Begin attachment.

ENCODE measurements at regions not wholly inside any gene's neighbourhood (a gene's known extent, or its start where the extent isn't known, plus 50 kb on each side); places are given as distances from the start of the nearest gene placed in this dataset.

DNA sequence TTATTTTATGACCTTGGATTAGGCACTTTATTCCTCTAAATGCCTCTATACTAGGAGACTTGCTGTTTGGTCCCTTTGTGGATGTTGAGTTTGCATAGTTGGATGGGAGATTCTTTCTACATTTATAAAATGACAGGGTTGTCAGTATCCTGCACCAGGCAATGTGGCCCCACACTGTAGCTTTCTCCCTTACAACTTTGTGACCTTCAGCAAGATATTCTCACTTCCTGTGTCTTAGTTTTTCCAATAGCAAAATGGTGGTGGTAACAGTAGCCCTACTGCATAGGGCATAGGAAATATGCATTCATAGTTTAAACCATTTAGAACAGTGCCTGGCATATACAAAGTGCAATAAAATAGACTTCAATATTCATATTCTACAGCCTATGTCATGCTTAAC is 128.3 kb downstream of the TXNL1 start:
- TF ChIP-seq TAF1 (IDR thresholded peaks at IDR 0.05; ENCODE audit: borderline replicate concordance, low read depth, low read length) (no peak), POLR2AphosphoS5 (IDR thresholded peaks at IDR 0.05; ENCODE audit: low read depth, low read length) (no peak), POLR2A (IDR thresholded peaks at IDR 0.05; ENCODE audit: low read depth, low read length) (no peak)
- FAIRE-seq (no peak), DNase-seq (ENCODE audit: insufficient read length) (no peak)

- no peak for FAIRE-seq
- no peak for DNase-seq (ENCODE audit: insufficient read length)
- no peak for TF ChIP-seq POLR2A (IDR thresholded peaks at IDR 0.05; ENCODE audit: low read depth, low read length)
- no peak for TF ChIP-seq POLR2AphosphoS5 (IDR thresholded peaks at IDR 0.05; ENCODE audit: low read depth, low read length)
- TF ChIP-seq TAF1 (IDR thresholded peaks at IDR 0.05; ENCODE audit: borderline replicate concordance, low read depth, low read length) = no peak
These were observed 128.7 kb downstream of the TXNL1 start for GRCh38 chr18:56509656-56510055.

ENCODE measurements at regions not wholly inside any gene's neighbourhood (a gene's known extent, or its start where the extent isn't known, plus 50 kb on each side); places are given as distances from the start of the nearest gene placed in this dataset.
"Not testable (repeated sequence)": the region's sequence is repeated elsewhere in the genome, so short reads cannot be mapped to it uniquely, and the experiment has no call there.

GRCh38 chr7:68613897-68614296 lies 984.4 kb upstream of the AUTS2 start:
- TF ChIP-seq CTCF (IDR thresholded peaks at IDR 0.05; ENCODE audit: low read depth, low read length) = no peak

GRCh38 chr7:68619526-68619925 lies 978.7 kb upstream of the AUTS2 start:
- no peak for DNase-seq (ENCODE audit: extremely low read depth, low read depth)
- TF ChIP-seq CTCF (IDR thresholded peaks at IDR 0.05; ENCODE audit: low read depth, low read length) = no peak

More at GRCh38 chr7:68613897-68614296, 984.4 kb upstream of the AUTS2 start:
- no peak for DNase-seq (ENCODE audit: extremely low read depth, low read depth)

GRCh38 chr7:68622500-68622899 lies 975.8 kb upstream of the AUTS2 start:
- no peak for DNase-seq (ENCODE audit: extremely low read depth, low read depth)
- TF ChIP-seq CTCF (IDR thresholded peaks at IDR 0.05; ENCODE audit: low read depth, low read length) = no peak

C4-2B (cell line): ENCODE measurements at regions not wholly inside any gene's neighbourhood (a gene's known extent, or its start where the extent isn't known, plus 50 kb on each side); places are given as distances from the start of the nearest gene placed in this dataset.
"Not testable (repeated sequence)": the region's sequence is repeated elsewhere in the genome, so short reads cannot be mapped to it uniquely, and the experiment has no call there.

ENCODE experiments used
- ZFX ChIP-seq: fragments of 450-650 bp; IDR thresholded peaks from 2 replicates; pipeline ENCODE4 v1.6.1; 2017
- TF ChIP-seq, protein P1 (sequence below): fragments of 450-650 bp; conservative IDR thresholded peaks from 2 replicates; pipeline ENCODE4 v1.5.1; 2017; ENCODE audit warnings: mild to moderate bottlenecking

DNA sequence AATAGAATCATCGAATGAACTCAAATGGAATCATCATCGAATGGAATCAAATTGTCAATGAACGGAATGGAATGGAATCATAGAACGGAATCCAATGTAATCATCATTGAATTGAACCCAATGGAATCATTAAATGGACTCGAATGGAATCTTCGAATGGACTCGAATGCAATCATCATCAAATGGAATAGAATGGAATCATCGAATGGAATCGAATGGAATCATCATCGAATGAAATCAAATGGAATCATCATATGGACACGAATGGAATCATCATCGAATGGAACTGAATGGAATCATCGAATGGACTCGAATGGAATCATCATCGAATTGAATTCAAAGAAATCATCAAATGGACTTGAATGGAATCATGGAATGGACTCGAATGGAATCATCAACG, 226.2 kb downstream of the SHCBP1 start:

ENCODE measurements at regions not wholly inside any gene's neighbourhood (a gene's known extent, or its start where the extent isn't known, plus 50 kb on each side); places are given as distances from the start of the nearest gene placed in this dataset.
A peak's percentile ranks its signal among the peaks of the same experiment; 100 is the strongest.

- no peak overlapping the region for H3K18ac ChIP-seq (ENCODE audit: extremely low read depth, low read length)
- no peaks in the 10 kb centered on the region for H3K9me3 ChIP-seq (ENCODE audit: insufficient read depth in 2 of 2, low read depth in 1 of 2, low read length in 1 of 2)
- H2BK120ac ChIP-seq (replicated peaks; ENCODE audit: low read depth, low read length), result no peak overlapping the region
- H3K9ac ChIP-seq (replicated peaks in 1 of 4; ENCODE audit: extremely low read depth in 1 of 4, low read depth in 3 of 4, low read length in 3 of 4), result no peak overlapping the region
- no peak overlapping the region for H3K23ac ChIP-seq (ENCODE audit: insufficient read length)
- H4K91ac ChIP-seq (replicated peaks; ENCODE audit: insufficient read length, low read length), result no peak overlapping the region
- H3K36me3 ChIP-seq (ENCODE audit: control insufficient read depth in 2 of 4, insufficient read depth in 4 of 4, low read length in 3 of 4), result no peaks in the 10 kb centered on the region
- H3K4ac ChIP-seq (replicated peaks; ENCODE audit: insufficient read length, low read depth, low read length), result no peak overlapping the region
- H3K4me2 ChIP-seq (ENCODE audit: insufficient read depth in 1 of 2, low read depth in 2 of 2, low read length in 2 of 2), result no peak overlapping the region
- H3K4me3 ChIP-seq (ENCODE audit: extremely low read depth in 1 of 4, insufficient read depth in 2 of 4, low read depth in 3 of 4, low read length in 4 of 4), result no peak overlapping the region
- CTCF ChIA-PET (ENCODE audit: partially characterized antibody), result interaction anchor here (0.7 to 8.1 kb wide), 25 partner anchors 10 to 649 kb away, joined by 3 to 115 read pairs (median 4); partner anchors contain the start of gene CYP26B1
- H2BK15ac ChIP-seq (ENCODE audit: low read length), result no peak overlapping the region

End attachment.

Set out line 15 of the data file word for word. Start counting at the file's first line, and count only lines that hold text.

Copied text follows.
GRCh38 chr7:68619526-68619925 lies 978.7 kb upstream of the AUTS2 start: